Ever-Green Blues

Band members                              Related acts

  line up 1 (1968-69)

- Rick Barrio (aka Hank Barrio) -- guitar

- Tom Bray -- trumpet

- Manny Esparza -- vocals 

- Steve Lawrence (RIP 1992) -- keyboards 

- Sam Lombardo -- drums, percussion

- Steve McSweyn -- bass

- Ken Walther (RIP 1999) -- trombone





- The Bluenotes (Tommy Bray and Steve Lawrence)

- (Crazy Horse (Tom Bray)

- The East L.A. Horns (Steve Lawrence and Ken Walther)

- Elijah (Rick Barrio, Tom Bray, Manny Esparza, Steve Lawrence,

  Sam Lombardo, Steve McSweyn, and Ken Walther)





Genre: rock

Rating: *** (3 stars)

Title:  7 Do 11

Company: Mercury

Catalog: SR-61157

Year: 1968

Country/State: L.A., California

Grade (cover/record): VG+/VG+

Comments: still in shrink; opened

Available: 1

Catalog ID: 4296

Price: $40.00

Cost: $66.00


I became aware of this outfit when someone in an online chat group handed me my head of a cyber-platter for making a mistake in saying that my favorite Grass Roots song was 'Midnight Confessions'.'  This person wasted no effort in making it clear that the Grass Roots were nothing more than a bunch of hacks and The Ever-Green Blues Band had actually recorded 'Midnight Confessions' nearly a year before John Sebastian and company.


Needless to say, this 'discussion' got my curiosity up and I happened to stumble across a copy of their debut album at a yard sale (still looking for the sophomore album "Comin' On").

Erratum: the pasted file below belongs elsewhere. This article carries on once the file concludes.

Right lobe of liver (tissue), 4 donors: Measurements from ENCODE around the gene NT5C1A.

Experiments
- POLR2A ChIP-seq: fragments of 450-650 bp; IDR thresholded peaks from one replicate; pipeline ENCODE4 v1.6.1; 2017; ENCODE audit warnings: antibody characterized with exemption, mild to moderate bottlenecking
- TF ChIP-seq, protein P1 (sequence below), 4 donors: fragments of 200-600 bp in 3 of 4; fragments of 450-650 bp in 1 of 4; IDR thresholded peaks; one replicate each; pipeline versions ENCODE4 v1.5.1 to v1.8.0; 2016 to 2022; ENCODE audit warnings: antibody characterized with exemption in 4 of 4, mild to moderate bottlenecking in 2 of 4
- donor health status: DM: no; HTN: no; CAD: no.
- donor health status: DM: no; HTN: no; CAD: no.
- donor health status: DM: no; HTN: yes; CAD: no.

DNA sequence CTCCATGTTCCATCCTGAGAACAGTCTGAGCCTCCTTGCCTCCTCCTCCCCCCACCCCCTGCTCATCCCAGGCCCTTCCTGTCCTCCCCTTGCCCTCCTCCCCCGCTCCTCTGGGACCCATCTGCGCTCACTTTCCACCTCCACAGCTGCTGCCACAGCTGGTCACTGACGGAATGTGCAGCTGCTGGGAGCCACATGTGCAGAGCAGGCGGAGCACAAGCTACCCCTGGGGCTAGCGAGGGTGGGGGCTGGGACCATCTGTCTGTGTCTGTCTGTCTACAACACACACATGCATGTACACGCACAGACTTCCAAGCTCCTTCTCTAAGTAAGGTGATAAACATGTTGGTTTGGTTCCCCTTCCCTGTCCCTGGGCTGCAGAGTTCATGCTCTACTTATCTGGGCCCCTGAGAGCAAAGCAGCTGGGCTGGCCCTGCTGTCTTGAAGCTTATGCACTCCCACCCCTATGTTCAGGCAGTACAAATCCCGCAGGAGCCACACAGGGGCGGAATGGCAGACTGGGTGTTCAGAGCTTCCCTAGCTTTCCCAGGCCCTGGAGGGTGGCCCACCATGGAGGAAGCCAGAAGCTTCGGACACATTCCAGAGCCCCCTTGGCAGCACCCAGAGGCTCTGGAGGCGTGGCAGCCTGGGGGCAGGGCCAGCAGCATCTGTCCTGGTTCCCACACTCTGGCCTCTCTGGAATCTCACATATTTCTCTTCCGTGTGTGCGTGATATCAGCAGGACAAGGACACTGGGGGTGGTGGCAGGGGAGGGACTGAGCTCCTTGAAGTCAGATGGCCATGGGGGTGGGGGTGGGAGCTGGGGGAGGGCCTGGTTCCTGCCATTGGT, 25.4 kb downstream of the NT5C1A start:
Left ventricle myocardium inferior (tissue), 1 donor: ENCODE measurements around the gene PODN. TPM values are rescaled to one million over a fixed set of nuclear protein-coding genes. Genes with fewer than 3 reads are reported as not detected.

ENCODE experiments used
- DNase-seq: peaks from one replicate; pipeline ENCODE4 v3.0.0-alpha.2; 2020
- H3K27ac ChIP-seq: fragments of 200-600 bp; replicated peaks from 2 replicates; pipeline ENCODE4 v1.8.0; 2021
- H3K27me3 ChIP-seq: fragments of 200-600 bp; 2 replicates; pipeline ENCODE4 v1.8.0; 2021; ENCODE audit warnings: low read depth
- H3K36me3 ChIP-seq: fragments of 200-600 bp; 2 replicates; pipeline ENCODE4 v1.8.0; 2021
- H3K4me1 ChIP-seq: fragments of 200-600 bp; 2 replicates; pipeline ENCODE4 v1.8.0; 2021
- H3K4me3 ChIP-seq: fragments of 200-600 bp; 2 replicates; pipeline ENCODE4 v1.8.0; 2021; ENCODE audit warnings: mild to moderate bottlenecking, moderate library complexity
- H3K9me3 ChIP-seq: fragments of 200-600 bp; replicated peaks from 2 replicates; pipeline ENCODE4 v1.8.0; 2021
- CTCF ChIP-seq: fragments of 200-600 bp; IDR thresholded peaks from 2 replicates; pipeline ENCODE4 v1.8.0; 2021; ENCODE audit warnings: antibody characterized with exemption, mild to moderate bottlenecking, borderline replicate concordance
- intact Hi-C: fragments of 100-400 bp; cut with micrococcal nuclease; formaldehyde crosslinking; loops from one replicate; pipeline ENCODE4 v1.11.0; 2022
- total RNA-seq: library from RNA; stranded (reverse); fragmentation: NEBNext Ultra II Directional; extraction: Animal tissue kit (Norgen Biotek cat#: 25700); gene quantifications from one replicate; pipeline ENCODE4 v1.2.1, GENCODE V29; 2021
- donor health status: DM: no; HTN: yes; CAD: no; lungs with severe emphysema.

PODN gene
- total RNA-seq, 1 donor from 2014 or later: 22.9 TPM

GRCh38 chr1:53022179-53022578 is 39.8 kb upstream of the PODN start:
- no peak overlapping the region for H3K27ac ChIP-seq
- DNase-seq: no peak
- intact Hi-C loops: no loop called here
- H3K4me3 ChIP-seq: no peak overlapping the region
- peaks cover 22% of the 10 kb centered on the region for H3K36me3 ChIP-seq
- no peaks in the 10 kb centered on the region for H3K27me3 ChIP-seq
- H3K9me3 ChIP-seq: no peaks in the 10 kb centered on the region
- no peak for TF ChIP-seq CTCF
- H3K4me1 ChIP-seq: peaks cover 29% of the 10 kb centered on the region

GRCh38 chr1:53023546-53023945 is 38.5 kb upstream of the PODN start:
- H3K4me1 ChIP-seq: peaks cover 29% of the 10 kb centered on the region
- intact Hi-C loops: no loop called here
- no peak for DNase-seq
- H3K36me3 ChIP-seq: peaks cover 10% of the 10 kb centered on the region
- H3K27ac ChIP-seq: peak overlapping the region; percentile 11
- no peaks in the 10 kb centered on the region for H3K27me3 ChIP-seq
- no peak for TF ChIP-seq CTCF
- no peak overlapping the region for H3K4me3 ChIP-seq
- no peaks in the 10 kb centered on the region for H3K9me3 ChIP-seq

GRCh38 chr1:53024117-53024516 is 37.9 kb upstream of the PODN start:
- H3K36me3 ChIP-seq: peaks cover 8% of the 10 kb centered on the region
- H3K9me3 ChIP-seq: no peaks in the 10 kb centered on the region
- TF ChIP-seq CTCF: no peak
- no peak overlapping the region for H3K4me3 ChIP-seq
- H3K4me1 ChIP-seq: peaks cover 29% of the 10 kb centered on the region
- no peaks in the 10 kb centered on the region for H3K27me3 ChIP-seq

So here's what little bibliographic information I've found on the band - most of it lifted from the brief liner notes on their debut LP.  The group was originally formed in 1963.  Apparently from Southern California,  they started out as a trio (though the liner notes don't tell you who the founding members were), and slowly expanded ultimately becoming as seven piece outfit consisting of  guitarist Rick Barrio, trumpet player Tom Bray, singer Manny Esparza, keyboard player Steve Lawrence, drummer Sam Lombardo, bassist Steve McSweyn and trombone player Ken Walther.  


They were discovered by manager/songwriter Lou T. Josie and after cutting their teeth playing Southern California clubs, signed by Mercury.   Their 1968 debut "7 Do 11" was recorded in Los Angeles with Bob King producing.  Musically the set was quite good.  Largely written by Josie, material such as 'I Don't Want To Lose You and 'Because I Love' displayed a mixture of blue-eyed soul and more pop-oriented moves.  It's all quite commercial and if a little short in original, quite attractive to my ears  quite.  As lead singer Esparza injected considerable energy into the proceedings and the band had the common sense to keep the horn arrangements largely in the background.  Personal favorites include the rocking lead off track 'Yesterday's Coming', the Young Rascals-styled 'I Don't Want To Lose You' and their enthusiastic cover of the Spencer Davis Group's 'Gimme Some Loving'.  Sadly, while their original version of 'Midnight Confessions;' was  more energetic and likeable than The Grass Roots cover, it did little on the charts.  'Laura (Keep Hanging On)' proved an equally unsuccessful follow-on 45.  The one group original 'Fun On the Train Part 1' sounded like something off of an Earl and Doug McKenzie comedy album.